Sales still strong; prices soar
Strong sales kicked off the new year at a healthy pace, up from 3.8 percent to 5.8 percent over January 2016, and realtor.com reported that February was even stronger.
Reflecting the tight demand, prices rose even faster, from 4.3 to 7.1 percent — a trend that might encourage sellers to list their prices in the coming spring market higher than they might otherwise.
January homes sold faster in every report, a trend that might modify as more properties come on market in February and March, should rates rise as expected. Redfin reported January was the fastest month on record.
All eyes will be on February inventory totals to set the tone for the spring season. Conditions could not be more ideal for sellers who can pick their time to list.
Retiring boomers, investors and move-up buyers who have some flexibility are looking at perfect conditions to sell; should sellers wait another year, prices may be even higher, depending on price range, but demand will suffer as buyers (especially first-time buyers) find themselves increasingly priced out of local markets.
January market reports at a glance
|Source||Monthly Sales Trend||Annual Sales Trend||Monthly Price Trend||Annual Price Trend||Median Sale Price||Days on Market or Months Supply||Comments|
|NAR||3.3%||3.8%||N/A||7.1%||$228,900||50 days or 3.6 months supply||January’s price increase was the fastest since last January (8.1 percent) and marks the 59th consecutive month of year-over-year gains.|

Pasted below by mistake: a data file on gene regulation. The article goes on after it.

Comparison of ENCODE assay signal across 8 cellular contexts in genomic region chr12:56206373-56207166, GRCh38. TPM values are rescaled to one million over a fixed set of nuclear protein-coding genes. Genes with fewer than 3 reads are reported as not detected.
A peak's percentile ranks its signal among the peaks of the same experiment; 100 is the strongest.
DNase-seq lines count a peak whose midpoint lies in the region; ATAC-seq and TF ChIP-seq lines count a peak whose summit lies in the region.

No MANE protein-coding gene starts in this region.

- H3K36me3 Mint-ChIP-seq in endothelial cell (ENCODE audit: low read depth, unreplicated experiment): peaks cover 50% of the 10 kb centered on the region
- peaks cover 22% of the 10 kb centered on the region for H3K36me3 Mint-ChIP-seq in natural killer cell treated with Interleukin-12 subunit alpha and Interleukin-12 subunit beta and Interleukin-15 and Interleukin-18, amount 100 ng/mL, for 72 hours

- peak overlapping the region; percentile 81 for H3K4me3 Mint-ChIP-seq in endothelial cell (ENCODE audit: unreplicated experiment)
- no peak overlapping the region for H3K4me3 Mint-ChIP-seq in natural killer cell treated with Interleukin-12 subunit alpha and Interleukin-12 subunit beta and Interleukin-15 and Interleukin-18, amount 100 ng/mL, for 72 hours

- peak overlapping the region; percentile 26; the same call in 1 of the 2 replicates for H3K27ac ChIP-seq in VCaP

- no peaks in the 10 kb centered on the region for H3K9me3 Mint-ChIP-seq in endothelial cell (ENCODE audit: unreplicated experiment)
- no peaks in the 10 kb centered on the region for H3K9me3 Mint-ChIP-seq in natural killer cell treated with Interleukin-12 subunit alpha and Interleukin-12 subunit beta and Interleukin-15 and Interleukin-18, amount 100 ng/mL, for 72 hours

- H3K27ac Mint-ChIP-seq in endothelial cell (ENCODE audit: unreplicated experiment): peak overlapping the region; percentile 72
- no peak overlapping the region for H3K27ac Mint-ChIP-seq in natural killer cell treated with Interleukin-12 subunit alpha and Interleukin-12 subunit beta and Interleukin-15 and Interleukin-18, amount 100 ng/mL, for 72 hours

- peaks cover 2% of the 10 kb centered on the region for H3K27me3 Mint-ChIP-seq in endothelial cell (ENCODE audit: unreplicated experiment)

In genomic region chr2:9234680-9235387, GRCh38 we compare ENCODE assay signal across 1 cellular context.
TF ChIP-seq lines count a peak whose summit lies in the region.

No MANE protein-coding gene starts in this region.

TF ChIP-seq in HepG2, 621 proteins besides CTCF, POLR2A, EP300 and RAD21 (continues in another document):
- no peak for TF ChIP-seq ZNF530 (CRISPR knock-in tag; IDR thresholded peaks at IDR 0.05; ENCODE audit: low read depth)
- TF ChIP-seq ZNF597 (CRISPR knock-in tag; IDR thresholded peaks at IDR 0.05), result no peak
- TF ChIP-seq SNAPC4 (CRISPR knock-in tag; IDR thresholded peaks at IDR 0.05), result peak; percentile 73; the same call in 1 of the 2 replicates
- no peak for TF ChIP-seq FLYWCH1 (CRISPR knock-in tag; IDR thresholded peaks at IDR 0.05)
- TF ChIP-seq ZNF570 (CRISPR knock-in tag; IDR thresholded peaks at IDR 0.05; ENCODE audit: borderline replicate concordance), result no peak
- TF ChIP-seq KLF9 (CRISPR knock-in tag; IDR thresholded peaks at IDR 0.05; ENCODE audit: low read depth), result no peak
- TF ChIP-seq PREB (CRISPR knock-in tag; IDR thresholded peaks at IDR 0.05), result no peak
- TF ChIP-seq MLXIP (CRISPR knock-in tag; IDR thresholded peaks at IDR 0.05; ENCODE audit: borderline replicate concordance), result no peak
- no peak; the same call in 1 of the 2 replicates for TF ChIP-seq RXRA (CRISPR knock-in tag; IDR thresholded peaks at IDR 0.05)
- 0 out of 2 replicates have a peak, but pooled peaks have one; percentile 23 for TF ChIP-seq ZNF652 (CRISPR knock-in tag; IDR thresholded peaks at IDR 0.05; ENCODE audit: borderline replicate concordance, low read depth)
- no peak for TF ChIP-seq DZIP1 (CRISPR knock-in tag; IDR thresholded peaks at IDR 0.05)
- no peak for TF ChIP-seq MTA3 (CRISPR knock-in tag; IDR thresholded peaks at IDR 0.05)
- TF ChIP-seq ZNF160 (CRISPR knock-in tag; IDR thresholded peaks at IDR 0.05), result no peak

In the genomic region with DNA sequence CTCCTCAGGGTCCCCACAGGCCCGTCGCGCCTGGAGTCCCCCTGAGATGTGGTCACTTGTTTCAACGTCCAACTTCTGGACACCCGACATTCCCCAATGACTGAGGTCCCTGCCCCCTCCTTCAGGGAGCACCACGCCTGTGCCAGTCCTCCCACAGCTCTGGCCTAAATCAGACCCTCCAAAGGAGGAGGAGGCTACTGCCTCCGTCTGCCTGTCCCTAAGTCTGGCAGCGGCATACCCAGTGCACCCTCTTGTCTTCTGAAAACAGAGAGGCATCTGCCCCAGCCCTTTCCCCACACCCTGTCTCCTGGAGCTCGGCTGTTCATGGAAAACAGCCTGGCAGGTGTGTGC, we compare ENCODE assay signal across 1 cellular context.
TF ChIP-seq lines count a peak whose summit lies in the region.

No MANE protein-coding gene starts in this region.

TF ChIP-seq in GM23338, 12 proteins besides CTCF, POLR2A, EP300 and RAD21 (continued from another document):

|realtor.com||N/A||N/A||8%||8%||$250,000||90 days||February data|
|Redfin||-25.9%||5.6%||-2.4%||7.0%||$261,100||59 days||Fastest sales on record|
|Re/Max||NA||4.5%||-3%||4.3%||$208,500||66 days||10th month of price increases|
|N/A||Trulia reports price and inventory trends on a quarterly basis by price categories.|
|Zillow||N/A||N/A||0.6%||6.8%||$193,800||9.0%||Zillow does not report sales and uses its AVM for values.|
The West led sales in January, up 6.6 percent in NAR’s report but Zillow reported slower sales in the Bay Area and Los Angeles due to affordability problems.
Denver was Redfin’s fastest-selling market, followed by Seattle and Oakland. Zillow only ranks two of its top 10 fastest-growing metros in the west: Seattle and Portland.
Southern markets like Nashville, Memphis and Lakeland, Florida, are seeing prices rise quickly, and Redfin ranks Dallas no. 1 in the nation for fast-rising prices.
Existing-home sales in the South in January rose 3.6 percent to an annual rate of 2.31 million and are now 3.1 percent above January 2016. The median price in the South was $201,400, up 9.2 percent from a year ago, according to NAR. Ten of Zillow’s faster growing large markets are located in the South.
In the Midwest, existing-home sales decreased 1.5 percent to an annual rate of 1.29 million in January, 0.8 percent below a year ago.
However, prices reached a median of $174,900, up 6.5 percent from a year ago, according to NAR. Zillow ranked Minneapolis, and Detroit among metros with the largest annual declines in inventory.
January existing-home sales in the Northeast jumped 5.3 percentage points to an annual rate of 800,000, and are now 6.7 percent above a year ago.
The median price in the Northeast was $253,800, which is 2.5 percentage points above January 2016.
Redfin reported that Buffalo, New York, saw sales decline 9.9 percent and had the largest overall decline in overall inventory, falling nearly 40 percent in a year, followed by Portsmouth, New Hampshire, and Rochester, New York.